flaming anvil trademark logo copyright (c) 1998 Patrick J. Dempsey
     HOME!  |  STORE  |  Getting Started in Blacksmithing  

Hand Forging by Thomas F. Googerty

upsetting, thickening, shortening, iron, steel, stock, heat, water, tongs, vertical
   About the Book   
   Book Cover   
   Table of Contents   
    < PREV          NEXT >   

    < PREV          NEXT >   

CHAPTER III WORKING AT THE FORGE BY upsetting is meant the thickening or shortening of a piece of iron or steel. In upsetting stock the heat should be taken just where it needs to be made large. In case the heat spreads over more of the bar than is desired, water should be poured on the part which is to be cooled. There Fig. IS. One Method of Upsetting are different methods of upsetting. Say, for instance, a bar 10 in. long is to be upset on the end. It is heated on that end, then caught in a pair of tongs, holding the piece vertical, and hammered on the cold end while the hot end is on the anvil. This hammering bulges the iron out where it is hot. The piece should be kept straight while upsetting, as it upsets much faster and is not so liable to fracture the grain of the stock. (See drawing, Fig. 13.) 41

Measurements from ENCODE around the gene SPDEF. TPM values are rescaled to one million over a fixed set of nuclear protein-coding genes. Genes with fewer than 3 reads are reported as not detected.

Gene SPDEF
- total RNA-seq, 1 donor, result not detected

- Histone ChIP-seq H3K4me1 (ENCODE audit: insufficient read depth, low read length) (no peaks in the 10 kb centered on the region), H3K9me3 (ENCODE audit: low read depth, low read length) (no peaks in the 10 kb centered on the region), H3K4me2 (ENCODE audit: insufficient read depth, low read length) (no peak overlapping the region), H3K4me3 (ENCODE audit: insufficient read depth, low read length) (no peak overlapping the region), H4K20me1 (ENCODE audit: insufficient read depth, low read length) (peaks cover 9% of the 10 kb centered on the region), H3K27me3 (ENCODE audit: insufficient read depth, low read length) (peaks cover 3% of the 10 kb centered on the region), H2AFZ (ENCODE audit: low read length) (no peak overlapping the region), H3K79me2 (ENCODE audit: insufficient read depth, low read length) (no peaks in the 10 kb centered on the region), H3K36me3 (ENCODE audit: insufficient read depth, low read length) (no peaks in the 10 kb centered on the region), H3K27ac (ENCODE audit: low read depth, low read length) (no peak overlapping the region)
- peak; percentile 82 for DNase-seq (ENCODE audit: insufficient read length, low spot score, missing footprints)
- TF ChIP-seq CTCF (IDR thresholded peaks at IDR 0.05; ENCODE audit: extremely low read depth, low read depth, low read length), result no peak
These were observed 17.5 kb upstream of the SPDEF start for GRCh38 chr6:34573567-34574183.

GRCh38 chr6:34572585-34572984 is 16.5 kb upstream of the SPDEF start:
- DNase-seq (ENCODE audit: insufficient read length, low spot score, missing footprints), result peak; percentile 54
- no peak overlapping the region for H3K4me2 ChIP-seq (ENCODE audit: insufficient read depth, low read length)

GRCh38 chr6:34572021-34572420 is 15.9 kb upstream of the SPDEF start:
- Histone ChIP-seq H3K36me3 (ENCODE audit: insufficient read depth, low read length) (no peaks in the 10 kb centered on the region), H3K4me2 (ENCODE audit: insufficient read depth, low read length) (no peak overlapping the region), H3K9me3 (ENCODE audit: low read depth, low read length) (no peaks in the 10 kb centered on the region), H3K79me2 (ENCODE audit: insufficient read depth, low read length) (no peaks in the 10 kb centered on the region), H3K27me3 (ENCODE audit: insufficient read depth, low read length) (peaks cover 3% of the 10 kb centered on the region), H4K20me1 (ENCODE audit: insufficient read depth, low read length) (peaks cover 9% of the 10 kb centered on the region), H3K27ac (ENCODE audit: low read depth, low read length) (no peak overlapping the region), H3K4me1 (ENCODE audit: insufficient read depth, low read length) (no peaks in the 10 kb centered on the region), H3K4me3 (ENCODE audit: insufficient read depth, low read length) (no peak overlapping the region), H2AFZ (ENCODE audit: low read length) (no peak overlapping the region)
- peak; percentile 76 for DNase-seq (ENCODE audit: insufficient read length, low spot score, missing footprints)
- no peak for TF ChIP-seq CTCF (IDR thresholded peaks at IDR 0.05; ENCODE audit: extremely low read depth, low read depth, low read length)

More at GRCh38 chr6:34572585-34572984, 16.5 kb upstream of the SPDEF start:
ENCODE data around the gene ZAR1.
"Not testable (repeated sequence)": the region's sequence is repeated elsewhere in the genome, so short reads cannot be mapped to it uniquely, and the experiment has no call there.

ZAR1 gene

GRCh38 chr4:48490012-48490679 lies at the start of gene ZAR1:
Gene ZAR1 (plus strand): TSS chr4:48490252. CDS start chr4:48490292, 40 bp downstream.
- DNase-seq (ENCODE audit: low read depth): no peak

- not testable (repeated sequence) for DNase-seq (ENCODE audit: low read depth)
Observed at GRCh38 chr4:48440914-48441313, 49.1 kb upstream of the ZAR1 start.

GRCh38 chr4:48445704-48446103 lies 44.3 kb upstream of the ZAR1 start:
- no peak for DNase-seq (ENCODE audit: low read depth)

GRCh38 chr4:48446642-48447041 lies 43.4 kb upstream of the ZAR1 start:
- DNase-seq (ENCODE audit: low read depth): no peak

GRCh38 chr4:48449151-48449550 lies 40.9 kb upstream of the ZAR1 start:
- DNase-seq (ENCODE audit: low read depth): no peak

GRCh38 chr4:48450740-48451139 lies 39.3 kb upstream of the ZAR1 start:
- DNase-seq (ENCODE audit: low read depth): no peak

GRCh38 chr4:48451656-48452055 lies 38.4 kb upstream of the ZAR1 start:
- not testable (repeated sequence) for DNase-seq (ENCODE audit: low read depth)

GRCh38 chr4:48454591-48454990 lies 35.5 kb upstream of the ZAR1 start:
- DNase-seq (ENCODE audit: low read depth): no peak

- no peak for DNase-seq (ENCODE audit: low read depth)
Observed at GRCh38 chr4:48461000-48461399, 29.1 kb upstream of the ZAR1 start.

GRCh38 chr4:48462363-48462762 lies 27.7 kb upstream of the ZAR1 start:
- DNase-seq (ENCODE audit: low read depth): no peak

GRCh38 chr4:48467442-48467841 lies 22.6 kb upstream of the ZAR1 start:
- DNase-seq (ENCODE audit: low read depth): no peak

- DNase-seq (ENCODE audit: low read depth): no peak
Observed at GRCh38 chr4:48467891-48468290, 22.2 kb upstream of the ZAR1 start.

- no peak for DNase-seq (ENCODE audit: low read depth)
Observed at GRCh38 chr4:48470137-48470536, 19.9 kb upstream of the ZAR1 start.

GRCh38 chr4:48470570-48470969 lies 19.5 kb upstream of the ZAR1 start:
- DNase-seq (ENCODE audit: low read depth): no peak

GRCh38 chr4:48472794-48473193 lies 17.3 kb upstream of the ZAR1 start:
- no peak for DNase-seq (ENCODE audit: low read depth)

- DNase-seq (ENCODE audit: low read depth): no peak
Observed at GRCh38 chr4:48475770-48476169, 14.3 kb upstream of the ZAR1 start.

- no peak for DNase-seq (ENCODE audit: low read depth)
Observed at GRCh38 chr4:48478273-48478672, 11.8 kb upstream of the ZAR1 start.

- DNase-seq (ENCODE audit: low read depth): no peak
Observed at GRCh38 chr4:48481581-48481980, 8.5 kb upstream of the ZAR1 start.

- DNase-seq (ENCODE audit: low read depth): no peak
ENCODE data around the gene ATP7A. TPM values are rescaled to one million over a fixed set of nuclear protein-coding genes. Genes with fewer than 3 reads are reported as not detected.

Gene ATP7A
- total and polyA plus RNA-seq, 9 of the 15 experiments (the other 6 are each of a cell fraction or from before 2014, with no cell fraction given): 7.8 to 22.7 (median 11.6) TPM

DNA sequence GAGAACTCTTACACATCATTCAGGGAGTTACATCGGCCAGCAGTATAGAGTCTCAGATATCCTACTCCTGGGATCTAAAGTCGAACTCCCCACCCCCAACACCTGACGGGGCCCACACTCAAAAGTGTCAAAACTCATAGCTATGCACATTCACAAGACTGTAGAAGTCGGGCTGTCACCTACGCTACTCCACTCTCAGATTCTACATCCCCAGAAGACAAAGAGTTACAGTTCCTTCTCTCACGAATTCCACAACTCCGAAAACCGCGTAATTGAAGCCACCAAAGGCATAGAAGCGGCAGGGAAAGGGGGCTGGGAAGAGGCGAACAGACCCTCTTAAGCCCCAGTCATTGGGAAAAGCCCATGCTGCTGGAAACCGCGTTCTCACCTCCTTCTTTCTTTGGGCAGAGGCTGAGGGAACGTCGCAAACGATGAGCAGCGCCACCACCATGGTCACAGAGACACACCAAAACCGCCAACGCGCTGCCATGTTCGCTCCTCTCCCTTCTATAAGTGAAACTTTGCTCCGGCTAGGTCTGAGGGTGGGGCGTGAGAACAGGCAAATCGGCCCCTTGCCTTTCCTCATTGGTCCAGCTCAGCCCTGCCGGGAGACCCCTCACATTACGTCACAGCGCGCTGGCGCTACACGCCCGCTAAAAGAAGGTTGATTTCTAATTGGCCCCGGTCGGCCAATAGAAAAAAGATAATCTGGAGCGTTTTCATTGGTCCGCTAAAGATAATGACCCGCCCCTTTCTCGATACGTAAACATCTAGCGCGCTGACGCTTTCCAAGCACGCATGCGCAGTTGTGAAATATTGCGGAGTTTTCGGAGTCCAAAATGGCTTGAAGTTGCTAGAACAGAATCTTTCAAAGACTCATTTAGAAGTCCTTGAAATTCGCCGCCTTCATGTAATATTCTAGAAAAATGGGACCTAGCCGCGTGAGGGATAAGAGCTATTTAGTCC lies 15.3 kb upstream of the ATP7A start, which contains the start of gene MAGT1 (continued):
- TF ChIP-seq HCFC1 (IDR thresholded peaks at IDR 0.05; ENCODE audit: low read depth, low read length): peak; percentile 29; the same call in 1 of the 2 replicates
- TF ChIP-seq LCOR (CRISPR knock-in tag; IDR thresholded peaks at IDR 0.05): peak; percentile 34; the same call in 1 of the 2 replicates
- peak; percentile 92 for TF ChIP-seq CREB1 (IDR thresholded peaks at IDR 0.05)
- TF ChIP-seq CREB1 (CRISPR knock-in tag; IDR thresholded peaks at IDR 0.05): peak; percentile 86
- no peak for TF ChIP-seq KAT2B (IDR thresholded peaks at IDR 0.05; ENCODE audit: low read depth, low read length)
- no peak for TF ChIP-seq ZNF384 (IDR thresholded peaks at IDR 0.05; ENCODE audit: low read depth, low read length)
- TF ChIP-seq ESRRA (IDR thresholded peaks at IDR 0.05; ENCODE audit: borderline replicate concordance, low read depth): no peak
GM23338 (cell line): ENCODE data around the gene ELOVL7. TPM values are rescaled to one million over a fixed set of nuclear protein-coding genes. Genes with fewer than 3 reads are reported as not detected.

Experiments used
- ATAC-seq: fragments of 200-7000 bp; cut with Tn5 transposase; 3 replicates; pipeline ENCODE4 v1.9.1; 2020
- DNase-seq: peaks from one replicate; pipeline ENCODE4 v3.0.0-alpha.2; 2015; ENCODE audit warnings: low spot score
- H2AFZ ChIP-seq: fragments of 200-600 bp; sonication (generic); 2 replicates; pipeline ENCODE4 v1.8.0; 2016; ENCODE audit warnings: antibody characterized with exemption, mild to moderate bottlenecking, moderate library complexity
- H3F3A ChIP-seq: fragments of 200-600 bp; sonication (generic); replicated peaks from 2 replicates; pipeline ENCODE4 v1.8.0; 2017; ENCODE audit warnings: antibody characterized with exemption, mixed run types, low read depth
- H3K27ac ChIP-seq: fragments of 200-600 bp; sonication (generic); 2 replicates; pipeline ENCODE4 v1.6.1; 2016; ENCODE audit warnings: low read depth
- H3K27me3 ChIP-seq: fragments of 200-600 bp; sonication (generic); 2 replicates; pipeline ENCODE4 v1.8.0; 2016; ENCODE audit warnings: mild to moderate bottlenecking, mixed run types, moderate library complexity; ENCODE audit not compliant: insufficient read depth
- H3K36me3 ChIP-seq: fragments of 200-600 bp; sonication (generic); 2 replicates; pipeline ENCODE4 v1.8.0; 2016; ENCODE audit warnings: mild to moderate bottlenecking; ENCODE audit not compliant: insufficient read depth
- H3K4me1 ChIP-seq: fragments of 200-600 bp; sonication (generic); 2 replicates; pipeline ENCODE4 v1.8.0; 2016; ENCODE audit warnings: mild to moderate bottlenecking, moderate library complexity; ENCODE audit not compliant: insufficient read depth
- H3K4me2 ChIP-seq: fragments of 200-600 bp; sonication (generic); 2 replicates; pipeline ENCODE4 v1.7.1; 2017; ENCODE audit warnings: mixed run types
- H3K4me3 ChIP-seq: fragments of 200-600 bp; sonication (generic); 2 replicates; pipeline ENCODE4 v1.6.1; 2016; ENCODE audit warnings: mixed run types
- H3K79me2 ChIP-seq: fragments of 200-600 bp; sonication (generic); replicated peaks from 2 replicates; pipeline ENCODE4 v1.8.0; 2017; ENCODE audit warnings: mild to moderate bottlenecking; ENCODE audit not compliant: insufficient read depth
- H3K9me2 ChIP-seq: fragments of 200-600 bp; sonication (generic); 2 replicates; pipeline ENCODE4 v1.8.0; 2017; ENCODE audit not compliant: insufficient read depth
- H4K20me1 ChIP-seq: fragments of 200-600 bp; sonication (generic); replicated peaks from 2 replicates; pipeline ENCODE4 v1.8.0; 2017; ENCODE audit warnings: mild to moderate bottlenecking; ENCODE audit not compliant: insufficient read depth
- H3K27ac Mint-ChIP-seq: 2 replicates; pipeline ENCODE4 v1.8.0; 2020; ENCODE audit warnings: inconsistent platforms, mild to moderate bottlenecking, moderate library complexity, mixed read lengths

Page Counter All Page Counter General Site
Copyright © 2009